Fig. 2. Location of the internal body in phiEL bacteriophage capsid in phosphorus mapping. a), cryo-electron microscopy image of the phiEL bacteriophage particle irradiated with a high dose of electrons. The inner body area is indicated with a green line. The scale bar is 50 nm; b), c), highangle annular dark-field image of the phiEL bacteriophage particle. The boundaries of the capsid are marked with a black dotted line, and the area of the inner body is indicated with green line (c); d), phosphorus distribution map. The pixel intensity reflects the level of the phosphorus signal in the electron energy loss spectra. The borders of the capsid are marked with a white dotted line, and the inner body is shown with a green line.


In this work, we used phosphorus element mapping based on the results of STEM-EELS analysis. Previously, this method allowed us, for the first time, to visualize the DNA of giant bacteriophage phiKZ inside the pseudo-nucleus formed during the infection of P. aeruginosa [12]. Here, this technique was adapted to study phiEL viral capsids (145 nm diameter).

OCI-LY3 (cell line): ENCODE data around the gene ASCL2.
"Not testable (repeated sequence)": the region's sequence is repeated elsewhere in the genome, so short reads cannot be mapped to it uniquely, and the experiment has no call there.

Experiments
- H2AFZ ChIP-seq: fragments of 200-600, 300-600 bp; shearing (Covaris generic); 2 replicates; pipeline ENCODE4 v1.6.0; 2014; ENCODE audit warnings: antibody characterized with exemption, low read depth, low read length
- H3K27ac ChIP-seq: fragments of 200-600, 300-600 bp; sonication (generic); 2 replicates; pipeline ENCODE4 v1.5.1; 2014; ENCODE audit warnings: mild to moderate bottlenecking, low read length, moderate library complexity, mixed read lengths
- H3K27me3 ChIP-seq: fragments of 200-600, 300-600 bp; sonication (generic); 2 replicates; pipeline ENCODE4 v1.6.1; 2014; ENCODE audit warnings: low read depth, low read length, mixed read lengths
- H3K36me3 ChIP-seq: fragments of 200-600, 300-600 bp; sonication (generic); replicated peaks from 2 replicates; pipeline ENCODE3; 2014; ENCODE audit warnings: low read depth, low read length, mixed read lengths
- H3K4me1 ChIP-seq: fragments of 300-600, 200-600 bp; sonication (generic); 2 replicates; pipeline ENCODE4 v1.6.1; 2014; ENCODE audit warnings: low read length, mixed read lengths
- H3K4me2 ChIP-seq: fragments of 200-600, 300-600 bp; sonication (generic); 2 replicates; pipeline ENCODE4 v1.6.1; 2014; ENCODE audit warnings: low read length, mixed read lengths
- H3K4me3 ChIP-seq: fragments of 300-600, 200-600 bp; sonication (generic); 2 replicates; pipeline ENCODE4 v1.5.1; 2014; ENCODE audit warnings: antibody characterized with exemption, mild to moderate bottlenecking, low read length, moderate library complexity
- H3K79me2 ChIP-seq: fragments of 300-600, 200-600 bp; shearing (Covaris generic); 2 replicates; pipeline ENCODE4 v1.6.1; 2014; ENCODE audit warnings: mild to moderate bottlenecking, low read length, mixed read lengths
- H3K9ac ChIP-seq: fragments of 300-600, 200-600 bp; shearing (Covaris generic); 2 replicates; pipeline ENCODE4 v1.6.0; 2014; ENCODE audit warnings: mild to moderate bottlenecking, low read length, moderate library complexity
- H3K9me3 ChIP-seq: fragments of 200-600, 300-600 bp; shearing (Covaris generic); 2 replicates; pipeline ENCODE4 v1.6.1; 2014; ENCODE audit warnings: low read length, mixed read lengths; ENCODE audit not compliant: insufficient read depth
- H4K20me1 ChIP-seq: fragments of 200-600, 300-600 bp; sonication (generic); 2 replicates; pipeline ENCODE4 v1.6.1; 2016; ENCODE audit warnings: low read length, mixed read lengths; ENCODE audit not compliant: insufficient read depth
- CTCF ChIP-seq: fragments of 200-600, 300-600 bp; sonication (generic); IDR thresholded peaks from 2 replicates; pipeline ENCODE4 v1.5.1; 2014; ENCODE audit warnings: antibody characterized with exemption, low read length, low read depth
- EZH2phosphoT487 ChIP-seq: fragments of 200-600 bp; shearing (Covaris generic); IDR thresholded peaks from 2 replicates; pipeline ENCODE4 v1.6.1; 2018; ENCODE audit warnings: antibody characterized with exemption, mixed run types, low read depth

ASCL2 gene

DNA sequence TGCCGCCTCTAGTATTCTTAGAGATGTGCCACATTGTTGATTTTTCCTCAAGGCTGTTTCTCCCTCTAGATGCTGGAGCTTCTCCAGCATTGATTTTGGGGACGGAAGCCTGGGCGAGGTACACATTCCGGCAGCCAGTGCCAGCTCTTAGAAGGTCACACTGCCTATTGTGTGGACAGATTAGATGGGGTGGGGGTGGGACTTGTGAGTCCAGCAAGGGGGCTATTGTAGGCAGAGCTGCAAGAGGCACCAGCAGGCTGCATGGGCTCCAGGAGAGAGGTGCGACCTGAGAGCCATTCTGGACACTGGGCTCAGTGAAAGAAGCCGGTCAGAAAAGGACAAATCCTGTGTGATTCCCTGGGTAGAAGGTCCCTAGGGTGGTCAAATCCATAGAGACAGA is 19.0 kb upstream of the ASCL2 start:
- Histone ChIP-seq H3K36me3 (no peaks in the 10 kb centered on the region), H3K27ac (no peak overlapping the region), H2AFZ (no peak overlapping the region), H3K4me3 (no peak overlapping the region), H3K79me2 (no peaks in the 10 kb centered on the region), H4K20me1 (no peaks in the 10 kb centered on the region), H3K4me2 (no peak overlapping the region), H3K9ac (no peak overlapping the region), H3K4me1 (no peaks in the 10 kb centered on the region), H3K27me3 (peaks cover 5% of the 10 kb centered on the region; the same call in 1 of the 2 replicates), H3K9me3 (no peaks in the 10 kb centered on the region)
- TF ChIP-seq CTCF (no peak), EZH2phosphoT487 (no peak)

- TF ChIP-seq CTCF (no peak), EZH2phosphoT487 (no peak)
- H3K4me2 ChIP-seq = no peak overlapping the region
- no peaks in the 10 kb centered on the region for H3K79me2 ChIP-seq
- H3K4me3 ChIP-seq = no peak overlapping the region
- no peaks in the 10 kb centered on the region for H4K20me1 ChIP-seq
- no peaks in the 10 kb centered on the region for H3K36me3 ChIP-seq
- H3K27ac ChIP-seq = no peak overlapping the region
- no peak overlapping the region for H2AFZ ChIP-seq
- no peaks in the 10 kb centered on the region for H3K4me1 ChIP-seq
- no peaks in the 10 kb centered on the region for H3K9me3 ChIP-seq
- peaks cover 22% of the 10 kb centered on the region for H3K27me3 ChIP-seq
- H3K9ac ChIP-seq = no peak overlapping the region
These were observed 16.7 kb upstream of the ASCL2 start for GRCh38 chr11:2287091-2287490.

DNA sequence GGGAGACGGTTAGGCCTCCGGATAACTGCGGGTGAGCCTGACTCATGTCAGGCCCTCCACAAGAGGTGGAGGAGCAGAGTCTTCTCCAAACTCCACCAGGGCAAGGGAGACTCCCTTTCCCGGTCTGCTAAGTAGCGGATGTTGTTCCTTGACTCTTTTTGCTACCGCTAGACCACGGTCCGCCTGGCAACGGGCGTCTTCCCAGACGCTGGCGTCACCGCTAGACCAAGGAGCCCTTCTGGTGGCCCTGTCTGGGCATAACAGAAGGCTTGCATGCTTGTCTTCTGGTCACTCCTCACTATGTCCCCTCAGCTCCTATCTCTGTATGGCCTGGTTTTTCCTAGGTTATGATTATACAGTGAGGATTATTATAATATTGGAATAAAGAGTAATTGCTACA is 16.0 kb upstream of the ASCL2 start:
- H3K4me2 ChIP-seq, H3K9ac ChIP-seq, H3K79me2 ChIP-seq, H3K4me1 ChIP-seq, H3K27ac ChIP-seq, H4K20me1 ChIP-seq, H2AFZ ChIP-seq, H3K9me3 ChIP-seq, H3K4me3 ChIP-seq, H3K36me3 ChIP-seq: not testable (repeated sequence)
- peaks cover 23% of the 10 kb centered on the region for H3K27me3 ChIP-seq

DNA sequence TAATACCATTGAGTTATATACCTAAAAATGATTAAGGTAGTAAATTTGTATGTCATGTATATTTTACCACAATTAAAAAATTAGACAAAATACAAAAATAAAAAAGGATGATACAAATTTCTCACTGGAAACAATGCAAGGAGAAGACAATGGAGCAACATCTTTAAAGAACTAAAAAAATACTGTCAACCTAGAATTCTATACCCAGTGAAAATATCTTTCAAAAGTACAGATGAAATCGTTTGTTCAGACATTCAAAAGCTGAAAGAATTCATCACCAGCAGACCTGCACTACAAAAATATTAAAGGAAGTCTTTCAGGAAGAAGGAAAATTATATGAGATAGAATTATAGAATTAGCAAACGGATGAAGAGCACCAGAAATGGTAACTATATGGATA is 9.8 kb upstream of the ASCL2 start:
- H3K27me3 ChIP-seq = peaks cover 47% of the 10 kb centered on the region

Phosphorus mapping (Fig. 2) detected a strong signal inside the capsid, while the signal in the background was almost undetectable. As evidenced by our previous studies, this signal came from the viral nucleic acid [30][31]. The distribution of phosphorus was uneven: the rectangular region in the middle of the capsid contained a very weak signal or no signal at all, while the edges of this region showed a higher signal intensity. We explained this by the presence of an IB in the phiEL capsid, which occupies a large part of the inner volume. Previously, phage phiKZ IBs were identified by various methods: transmission electron microscopy with negative staining of samples [9], AFM [13], and cryo-EM [10]. In this study, we developed and applied an imaging technique using a high-angle annular dark-field detector (HAADF) and the STEM-EELS analytical approach. In contrast to the earlier studies, this allowed to identify the region corresponding to the IB in the capsid of the giant bacteriophage phiEL [9][13].